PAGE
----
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About MoFo

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    Arise... again.

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  1. Kind of a big topic... what do you want to know? A few TL;DR points... You won't get much modelling use out of a printer unless you can design your own parts. For miniatures, there are lots of files online (the 3d printing world is lousy with warhammer people...) For detail parts and figures, you'll want a resin printer, not an FDM one. Most resin printers use identical basic components, so brand isn't super important; size and resolution are. Resin printing and cleanup are kinda smelly - probably on par with airbrushing overall, but the printer runs for
  2. BigClive had a ton of great videos. What etchant did you use?
  3. Looking to try a bit of DIY etching, and I'm wondering if anyone has any comments regarding ferric chloride vs ammonium persulphate (or other etching solutions) for modelling purposes. All the results I'm seeing are for etching copper PCBs, which is pretty different from what modellers need. Also, any experience with laser printed masks vs. inkjet printed ones? It looks like the inkjet printer transparencies are often a milky white, which I'd think might inhibit exposing the resist. On the plus side, there's less chance of them melting inside my printer if I get the settings wro
  4. * Long nose, short gun. πŸ˜‰ Has anyone ordered the FM weapons set? I'm wondering how it compares with Hasegawa's JASDF weapons set - I was disappointed in the F-14 missiles.
  5. Wonder what they mean by 'overseas F'? Unless they mean making accurate versions for all the different users of the E, and that it'd be too much much work doing, say, an Australian-specific release... but there isn't that much to change.
  6. The nose in the Academy kit isn't the problem, the entire fuselage is wrong. So, that, for one. Also better/sharper/more detail.
  7. My only question is, are there any plans to do a J-15? I have zero interest in building a Russian jet, and particularly not one from Syria. A PLAN build would be cool, though. You don't see enough Chinese subjects built.
  8. Kinda tempted to suggest that they're the standard F-16 style fuel tanks. I mean, if you're going to misread/not read the question, you might as well give a REALLY useless answer. πŸ˜„
  9. That's really not the same thing, and you know it, Gabor. There's a huge difference between print lines that are only noticeable under magnification and something that's supposed to be round being visibly polygonal. Between needing to give a missile a coat of primer and needing to file all of the flat spots on the exhaust into round. You're pulling the same logical fallacy that you hate so much: who cares if something is clearly inaccurate, because no kit is ever 100% correct. Eduard's problem is a minor annoyance; Sio's is a major goof. More to the point, they're actually not
  10. Those parts look... terrible. Wheels are supposed to be round, not covered in flat spots. I really hope those aren't the finished, for-sale bits, because they desperately need to save and print their files at a higher resolution. It's a really simple fix, and would get rid of the ludicrous facets on the wheels and exhausts (and everything else, but those are the most egregious), but this kind of strikes me as a really rookie mistake, which is worrying for scaling to mass production. Basically, when you save a 3D file for printing, it converts the raw, mathematecal data into a se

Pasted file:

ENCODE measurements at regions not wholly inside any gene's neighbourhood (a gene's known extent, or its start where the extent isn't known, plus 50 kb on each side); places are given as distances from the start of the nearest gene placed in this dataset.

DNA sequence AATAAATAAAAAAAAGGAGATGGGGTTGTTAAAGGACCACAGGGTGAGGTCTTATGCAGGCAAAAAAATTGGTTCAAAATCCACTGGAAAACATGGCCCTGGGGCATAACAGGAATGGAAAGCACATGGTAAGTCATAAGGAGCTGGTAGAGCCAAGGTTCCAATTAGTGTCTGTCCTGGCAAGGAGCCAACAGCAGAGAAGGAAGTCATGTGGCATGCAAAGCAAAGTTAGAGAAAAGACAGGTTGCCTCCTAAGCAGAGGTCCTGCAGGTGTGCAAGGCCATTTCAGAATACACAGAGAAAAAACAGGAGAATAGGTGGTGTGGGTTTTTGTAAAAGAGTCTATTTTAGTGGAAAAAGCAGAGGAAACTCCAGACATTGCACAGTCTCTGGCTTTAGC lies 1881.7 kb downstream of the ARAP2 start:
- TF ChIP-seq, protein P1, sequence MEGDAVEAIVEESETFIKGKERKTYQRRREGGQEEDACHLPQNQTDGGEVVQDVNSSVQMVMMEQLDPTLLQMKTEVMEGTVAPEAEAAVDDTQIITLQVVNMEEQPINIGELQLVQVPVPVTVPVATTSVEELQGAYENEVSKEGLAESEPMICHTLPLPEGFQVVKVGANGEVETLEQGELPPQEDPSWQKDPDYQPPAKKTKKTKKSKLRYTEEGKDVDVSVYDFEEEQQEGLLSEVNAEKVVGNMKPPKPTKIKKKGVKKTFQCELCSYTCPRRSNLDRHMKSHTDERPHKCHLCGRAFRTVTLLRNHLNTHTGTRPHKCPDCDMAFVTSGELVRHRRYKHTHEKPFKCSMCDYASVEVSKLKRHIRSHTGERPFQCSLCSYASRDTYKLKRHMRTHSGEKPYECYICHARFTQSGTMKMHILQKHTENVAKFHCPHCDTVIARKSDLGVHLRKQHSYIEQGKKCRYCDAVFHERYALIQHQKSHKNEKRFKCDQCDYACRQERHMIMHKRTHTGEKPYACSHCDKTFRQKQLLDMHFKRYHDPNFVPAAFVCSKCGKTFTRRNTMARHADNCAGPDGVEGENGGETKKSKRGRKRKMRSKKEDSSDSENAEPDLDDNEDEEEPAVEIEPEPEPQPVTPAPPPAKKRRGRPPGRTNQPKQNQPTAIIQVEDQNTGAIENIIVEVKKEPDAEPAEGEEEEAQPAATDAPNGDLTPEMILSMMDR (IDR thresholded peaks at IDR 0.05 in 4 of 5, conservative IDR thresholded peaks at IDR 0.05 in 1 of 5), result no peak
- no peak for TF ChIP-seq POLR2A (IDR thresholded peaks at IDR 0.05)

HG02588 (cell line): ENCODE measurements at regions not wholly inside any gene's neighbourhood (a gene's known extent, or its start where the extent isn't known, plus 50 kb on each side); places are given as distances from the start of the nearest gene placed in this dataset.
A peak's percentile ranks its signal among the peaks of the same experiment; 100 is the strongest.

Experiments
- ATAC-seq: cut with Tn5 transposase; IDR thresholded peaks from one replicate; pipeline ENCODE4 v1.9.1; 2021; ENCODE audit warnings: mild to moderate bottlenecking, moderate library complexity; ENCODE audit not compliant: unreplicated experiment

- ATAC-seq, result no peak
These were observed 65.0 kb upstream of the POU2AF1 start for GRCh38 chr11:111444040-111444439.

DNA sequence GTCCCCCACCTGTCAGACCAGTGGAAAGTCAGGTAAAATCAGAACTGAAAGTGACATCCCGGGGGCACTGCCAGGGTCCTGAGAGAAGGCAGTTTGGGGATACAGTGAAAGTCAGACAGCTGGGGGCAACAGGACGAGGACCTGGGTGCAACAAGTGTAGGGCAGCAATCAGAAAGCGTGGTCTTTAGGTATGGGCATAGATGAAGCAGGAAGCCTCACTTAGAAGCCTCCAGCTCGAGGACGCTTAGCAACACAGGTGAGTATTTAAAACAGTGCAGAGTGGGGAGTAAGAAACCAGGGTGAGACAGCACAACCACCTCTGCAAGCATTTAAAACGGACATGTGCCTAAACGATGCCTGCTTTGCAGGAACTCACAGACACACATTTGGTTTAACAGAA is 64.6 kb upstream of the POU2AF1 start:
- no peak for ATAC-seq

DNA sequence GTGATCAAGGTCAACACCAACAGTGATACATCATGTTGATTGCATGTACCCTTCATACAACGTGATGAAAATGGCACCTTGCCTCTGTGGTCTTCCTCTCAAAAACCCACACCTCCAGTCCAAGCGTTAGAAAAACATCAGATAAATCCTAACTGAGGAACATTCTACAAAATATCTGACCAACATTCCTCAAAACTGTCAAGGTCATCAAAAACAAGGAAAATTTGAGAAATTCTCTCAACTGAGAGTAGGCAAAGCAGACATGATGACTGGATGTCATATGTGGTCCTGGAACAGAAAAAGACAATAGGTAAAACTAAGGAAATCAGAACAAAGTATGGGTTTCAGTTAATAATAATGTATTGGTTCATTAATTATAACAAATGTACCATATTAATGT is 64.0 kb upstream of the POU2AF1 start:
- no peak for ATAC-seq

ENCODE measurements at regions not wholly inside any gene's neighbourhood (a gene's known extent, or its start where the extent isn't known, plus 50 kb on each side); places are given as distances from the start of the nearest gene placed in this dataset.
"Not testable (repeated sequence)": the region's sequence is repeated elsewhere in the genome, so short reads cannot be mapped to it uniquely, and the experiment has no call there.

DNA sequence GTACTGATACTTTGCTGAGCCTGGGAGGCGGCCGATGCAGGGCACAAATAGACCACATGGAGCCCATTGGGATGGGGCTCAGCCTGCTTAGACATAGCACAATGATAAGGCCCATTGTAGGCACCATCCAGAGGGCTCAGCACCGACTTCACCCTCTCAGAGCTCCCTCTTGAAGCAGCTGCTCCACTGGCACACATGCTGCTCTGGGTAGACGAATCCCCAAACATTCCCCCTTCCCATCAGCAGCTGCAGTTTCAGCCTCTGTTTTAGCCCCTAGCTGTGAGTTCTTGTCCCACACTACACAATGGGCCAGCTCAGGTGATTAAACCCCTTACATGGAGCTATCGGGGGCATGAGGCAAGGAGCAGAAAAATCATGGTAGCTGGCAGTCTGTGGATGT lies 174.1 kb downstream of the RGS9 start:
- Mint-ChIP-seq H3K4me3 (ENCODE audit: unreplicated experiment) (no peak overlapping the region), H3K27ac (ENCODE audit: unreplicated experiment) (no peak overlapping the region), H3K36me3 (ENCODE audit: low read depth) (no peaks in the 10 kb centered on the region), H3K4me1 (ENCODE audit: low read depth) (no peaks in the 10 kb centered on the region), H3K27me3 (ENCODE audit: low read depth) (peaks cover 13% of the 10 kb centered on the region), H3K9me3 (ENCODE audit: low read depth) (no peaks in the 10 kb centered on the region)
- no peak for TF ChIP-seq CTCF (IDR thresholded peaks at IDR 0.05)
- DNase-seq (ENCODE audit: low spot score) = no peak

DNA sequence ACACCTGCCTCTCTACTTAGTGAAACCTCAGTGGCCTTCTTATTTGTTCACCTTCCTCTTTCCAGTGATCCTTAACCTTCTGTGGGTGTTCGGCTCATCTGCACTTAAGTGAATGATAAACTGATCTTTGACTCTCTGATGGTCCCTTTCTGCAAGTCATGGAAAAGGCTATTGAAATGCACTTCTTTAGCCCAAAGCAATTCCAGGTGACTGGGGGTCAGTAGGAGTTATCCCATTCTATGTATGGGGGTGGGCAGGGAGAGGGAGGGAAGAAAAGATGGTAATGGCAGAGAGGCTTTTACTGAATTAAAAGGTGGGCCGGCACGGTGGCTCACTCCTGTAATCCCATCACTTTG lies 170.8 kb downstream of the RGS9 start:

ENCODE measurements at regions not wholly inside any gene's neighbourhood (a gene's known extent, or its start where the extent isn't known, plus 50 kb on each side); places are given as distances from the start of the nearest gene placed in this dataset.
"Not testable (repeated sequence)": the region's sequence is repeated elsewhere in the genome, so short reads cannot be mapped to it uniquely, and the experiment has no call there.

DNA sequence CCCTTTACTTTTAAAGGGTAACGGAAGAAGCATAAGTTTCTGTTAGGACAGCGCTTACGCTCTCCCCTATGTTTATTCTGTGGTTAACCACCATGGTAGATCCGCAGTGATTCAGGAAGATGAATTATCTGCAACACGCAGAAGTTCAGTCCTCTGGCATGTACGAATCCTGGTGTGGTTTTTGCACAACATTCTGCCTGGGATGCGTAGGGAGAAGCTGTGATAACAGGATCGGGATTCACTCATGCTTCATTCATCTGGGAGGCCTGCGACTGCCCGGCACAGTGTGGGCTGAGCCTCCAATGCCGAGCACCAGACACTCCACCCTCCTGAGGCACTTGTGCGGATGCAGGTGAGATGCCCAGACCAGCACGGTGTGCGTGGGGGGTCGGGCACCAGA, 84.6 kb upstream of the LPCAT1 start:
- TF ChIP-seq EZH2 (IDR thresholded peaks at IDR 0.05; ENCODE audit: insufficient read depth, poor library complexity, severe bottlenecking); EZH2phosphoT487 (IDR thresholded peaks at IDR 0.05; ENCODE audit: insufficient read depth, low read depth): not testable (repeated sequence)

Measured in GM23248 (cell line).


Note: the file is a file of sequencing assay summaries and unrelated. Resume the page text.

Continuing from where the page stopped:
11. You won't need Fusion to re-scale the files; you would do that through your slicer software (the software that convers the STL file into the actual file format for the printer). This can be done with any STL file. It doesn't have to be designed it. However, you are directly scaling the part, so everything remains proportional - thicknesses, details, tolerances, everything - so what is a 1mm thick part in 1/48 would be a .3mm thick part in 1/144, and what is a .2mm wide panel line in 1/144 would be .9mm wide in 1/32. Scaling up, the fit will become sloppier as the tolerances increase; scali
  12. So, the 'for real' electronics, now, starting with the spotlight, 'cause it looks cool. πŸ™‚ I've seen diagrams that show a simple, single spot style, and some that are more like an 'array'. Not sure which one I'll end up using in the end, but I'm thoroughly pleased with how the array style turned out - the LEDs are all a nice, snug fit inside, all angled and aimed at the same point: So the heart of the electronics is a chunk of protoboard PCB, which I've built the circuits off of for strength and stability - it's basically your standard fibreglass circuit board material,
  13. Spurred in part by the LED thread elsewhere, I figured I should post an update (though it feels like screaming into the void...). I've been picking away at this, slowly but surely. Last summer was spent on the electronics - apparently it's not enough of a challenge to design an build a 6' long model kit, I also had to add lights, sound and motion. I believe they call that 'mission creep'. 😞 So... a basic schematic of the electronics inside. And focusing on the lights and motors. It's been simplified to not show every single
  14. Yes, but it's not a KH kit. It's Kinetic. πŸ™ƒ Sure it's a bummer they're not there, but it's a long way from arguing about the pooched F-16 nose, or awful buildability of the Prowlers. If that's the biggest issue with the Pucara, it's probably worth taking a deep breath to appreciate how far they've come before voicing the complaint. On the plus side, Kinetic tend to do subsequent releases, and this is an easy fix, so if they're aware that modellers want instrument decals in the kit, hopefully the next Pucara variant (Falklands war? Special markings?) will include t
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